Author - David Benton Brunner
David Benton Brunner, born March 7, 1835, in Amity Township, Berks County, Pennsylvania, was the oldest son of John Brunner (1807-1884) and Elizabeth Catherine (née Bachman) Brunner (1814-1896). He had an older sister and six younger brothers.
Brunner attended the common schools in the area and learned to be a carpenter from his father. Seeking more intellectual pursuits, he taught school from 1853 to 1856 while studying the classics at Dickinson College in Carlisle, Pennsylvania. He graduated in 1860 with a master’s degree. From 1860 to 1869, he was the principal of Reverend William A. Good’s Reading Classical Academy in Reading, Pennsylvania. From 1869 to 1875, he was twice elected the superintendent of schools in Berks County. He was the first native Berks Countian to be elected to the post. He then established the Reading Business College in 1880.
An avid collector of Native American artifacts, Brunner communicated with numerous other collectors to compile and write his classic book Indians of Berks County. Throughout his life, he also studied minerals and birds extensively and wrote mathematics and business textbooks.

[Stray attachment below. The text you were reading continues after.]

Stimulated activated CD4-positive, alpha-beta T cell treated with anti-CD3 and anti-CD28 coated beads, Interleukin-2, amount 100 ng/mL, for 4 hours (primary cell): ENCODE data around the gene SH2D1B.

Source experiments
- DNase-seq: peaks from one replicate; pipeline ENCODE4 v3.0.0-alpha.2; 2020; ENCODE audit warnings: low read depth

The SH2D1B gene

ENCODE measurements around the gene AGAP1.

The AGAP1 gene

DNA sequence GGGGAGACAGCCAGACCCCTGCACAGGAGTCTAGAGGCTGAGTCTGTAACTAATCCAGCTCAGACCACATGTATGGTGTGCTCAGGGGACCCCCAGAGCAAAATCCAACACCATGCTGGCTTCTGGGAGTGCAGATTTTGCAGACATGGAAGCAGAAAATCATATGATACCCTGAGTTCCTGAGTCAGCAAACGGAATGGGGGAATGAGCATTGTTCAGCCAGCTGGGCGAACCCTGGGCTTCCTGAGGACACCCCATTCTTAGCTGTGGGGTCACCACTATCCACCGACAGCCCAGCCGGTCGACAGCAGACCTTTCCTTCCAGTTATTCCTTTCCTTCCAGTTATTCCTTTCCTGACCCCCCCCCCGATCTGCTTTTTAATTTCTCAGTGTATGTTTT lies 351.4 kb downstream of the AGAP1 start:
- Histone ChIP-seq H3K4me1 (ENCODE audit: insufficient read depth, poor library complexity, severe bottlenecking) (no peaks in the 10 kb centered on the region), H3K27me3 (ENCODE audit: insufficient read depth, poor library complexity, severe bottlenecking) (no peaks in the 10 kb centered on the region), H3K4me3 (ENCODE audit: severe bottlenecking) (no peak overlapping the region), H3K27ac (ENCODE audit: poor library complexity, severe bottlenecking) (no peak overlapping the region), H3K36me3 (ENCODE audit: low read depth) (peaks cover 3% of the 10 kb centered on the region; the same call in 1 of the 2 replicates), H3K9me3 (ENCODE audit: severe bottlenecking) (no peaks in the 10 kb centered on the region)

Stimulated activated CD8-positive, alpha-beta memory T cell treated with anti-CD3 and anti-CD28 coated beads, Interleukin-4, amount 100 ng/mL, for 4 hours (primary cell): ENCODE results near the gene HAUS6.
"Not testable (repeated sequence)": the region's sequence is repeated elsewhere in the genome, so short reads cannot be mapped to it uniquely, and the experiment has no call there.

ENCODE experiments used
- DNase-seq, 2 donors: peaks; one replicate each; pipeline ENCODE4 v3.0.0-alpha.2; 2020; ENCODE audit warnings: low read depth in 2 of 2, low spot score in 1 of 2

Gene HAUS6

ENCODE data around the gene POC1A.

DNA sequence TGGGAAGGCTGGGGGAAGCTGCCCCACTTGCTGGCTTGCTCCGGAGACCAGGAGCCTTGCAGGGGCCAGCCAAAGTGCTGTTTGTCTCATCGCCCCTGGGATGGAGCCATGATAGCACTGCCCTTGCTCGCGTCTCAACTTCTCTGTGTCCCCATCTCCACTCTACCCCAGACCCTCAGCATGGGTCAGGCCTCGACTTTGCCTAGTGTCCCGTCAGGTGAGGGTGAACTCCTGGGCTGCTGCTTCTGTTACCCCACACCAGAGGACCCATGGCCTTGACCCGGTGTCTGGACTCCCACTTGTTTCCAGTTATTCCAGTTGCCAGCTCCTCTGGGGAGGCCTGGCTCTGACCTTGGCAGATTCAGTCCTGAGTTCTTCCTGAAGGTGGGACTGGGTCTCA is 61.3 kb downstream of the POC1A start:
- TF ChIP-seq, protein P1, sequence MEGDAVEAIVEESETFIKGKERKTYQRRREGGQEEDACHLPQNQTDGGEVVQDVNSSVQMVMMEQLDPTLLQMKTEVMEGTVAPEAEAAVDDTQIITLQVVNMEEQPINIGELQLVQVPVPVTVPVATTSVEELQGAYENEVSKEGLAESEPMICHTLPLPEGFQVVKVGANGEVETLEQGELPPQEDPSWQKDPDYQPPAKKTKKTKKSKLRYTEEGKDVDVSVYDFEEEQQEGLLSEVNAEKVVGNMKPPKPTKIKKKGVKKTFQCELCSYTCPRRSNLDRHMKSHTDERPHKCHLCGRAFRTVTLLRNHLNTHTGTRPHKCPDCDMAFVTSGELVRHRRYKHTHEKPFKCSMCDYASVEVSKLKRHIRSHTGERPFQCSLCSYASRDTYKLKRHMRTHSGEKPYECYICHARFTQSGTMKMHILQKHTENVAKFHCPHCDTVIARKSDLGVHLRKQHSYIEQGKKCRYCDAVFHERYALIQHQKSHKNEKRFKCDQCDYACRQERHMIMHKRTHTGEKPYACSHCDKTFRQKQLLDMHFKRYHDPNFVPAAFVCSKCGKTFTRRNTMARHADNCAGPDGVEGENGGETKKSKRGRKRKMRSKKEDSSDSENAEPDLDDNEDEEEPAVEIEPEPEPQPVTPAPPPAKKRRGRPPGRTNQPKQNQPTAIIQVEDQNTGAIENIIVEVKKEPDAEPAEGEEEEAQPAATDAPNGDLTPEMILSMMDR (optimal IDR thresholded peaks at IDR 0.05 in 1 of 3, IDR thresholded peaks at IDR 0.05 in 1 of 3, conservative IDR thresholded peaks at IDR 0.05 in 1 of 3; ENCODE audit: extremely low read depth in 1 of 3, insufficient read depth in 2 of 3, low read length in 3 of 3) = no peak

Brunner, a Democrat, was twice elected to the United States House of Representatives from March 4, 1889, until March 3, 1893, serving on the Committee on Education. He did not run for Congress again in 1892, instead returning to Reading, where he taught at the Reading Business College until his death on November 29, 1903, at his residence at 235 South Sixth Street, Reading, Pennsylvania. Brunner was interred at St. Paul’s Church Cemetery in Amityville, Berks County, Pennsylvania.
Brunner’s wife, Amanda Lorah (Rhoads) Brunner (born 1841), predeceased him in 1893. The Brunners had six children: Daniel Edwin (1863-1888), Charles Sylvester (1866-1867), Elizabeth R. (1866-1920), Edgar Alfred (1869-1906), Mary R (1871-1952), and Henry Philemon (1881-1842).
D B BrunnerThe Indians of Berks County$19.95Third Revised Edition - During the Victorian Er...Third Revised Edition - During the Victorian Era in Berks County, Pennsylvania, a group of gentlemen and farmers shared their findings of the various Native American artifacts collected by them. Da...